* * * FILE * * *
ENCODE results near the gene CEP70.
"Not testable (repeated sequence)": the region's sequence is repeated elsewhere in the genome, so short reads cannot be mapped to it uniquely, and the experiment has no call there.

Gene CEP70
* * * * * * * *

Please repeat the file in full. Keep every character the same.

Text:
ENCODE results near the gene CEP70.
"Not testable (repeated sequence)": the region's sequence is repeated elsewhere in the genome, so short reads cannot be mapped to it uniquely, and the experiment has no call there.

Gene CEP70